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Discussion Starter · #1 ·
Ok here is my situation, I have a 29 ft Avenger made by Prime time and we have had several problems from the dealer (Dixie RV if any one is familiar) and they have completely pissed me and my wife off and have essentially damaged my 6 month old camper. To make a long story short they damaged my floor and patched it with out ever telling us and they denied ever doing it. We have now talked to higher management and they are supposed to make it right but they have done nothing but give us the run around.

My wife and I have found a Sprindale 282bhhs that we absolutely love and it has all of the bells and whistles that the Avenger does not have. The Springdale will fit our family much more than the Avenger and we feel like we will be able to grow into this camper and keep it for many years where as the Avenger we feel like we will have to trade up anyway in a few years and it is depreciating rapidly. The dealership that we are looking at offered within 1500 of payoff on the Avenger which is better than other dealerships have offered so the extra financing want be to bad. The Avenger weighs 5600lbs at 29 ft dry and the Springdale weighs 7000 lbs at 32ft dry so the weight is heavier for the Springdale but is is more solid.

My dilemma is should I keep the cheaper screwed up Avenger and hope that dixie rv does right by me or should I wash my hands completely and go with the heavier, more expensive but better suited for my family Springdale?

Another question I have is, will the extra weight kill my gas mileage? right now I am getting between 8-11 depending on the conditions and Im guessing the extra weight wont hurt to bad right? I also have to keep in mind that when I will be pulling it I will have two dirtbikes, a generator, gas cans, ramps, etc and Im sure my 5.7 4x4 Tundra will handle all of this with the added weight of the Springdale right?

Thanks guys for any advice on the matter!
 

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I have no knowledge about RV's... but from what you stated, it seems as if you are planning on upgrading anyways, why not just go with it and wash you hands of the Avenger.
Certainly the added weight and size of the new Springdale will affect MPG, but the extra bells & whistles will be worth the few $ it costs you to tow it.

Good luck with it!
 

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Discussion Starter · #3 ·
Thanks dragos!
 

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Actually i'd do the new one if it fits the family better. MPG actually will still be in the 8 to 11 range. I traded for a lighter camper (roughly 1k lighter) and my MPG stayed basically the same. Most your towing MPG is from the resistance from pulling through the air anyways.

My old camper weighed 7000 dry, new one is 6000 dry. MPG is within .5
 

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Having been in a similar situation with both a conversion van and a Coleman popup - take the hit and get out of the camper you are unhappy with. Even if they fix it perfect you are always going to have that bad taste in your mouth and it will impact your desire to use the camper.

The flooring in a camper is usually laid before the cabinets and all are installed (at least in everyone I have ever been in - they are never going to get this right.
 

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I know the owners and some people who worked there. Shady operation, I would never do business with them. I would get out from under the Avenger and go check out Berrytown down the road.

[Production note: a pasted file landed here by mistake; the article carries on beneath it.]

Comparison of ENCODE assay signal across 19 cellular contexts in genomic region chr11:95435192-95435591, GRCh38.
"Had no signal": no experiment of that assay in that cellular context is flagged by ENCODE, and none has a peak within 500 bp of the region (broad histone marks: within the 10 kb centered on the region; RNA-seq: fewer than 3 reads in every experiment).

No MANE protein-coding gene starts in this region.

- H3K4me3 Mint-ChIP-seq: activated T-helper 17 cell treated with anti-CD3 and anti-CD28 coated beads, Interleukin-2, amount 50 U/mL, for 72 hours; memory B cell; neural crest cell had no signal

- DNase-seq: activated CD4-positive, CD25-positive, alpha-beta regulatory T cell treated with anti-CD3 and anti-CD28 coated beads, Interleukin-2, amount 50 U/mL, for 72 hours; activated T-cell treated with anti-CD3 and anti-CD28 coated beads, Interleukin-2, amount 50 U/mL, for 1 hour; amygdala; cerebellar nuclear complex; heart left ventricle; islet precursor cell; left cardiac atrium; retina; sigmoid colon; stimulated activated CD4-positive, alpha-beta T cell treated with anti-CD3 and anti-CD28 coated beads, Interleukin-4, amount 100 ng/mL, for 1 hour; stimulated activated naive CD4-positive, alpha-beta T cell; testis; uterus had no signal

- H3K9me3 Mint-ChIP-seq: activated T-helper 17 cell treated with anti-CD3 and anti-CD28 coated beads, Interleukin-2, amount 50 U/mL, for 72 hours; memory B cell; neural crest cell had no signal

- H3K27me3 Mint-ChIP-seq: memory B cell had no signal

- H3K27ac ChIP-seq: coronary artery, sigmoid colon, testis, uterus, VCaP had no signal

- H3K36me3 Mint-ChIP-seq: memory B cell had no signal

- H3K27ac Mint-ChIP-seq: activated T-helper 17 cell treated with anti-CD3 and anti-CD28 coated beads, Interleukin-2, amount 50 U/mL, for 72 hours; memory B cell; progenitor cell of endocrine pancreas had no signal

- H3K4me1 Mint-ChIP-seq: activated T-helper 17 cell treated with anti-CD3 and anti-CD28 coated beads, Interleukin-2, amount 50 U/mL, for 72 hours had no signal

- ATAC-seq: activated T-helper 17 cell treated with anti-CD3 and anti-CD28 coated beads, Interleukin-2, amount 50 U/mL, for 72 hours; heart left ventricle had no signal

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If you can do it go for it. Went camping over the weekend and my toy hauler weighed right in at 7000 loaded. I got about 8 mpg running 60-65 with a little cross wind and a couple long not very steep hills and a couple steep grades. I couldn't be happier. The 5.7 pulls amazing. Very easy towing truck doesn't have to work very hard.


Sent from AutoGuide.com Free App
 

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My truck seems to get better than some on here. I usually get 10 to 10.5 towing anymore running 70 and pulling some hills. That's hand calculated. I also have 33's and a 3/1. I pull about 7K loaded right now.
 

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Like stroked stated, you likely will not see hardly any drop in MPG from the heavier camper because the resistance of the camper is likely more of a burden on your MPG already than the actual weight is.
 

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wash your hands clean and get the better camper. If you are financially sound, pull the trigger. As stated earlier...if it's something to do with the floor they will never make it right. Basically whole thing would have to be disassembled, laminate pulled up, fixed. Then put back down. They may fix that problem and cause another one putting it back together....

Sounds like you have a WDH and Brake Controller so it shouldnt have any extra costs on the backend
 

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Go with the new one!
 

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Discussion Starter · #12 ·
Thanks guys for the advice! I pulled the trigger and I pick it up Friday =)
 
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The difference in mpg will be minimal and the least of your worries. I'd be more concerned with your payload and axle rating. A 7000lbs "dry" trailer will be closer to 7400+ once you've added options and things not included in dry weight like propane tanks and batteries. A small family will easily add 1000lbs of clothes, food and gear. Before you know it you're 8500lbs plus. Well within the Tundras tow rating but.....the tongue weight will easily exceed 1000lbs. With the tongue weight and a small family you will be pushing the payload rating already. On top of that you want to put 2 dirt bikes, a generator, gas, and ramps? Yikes.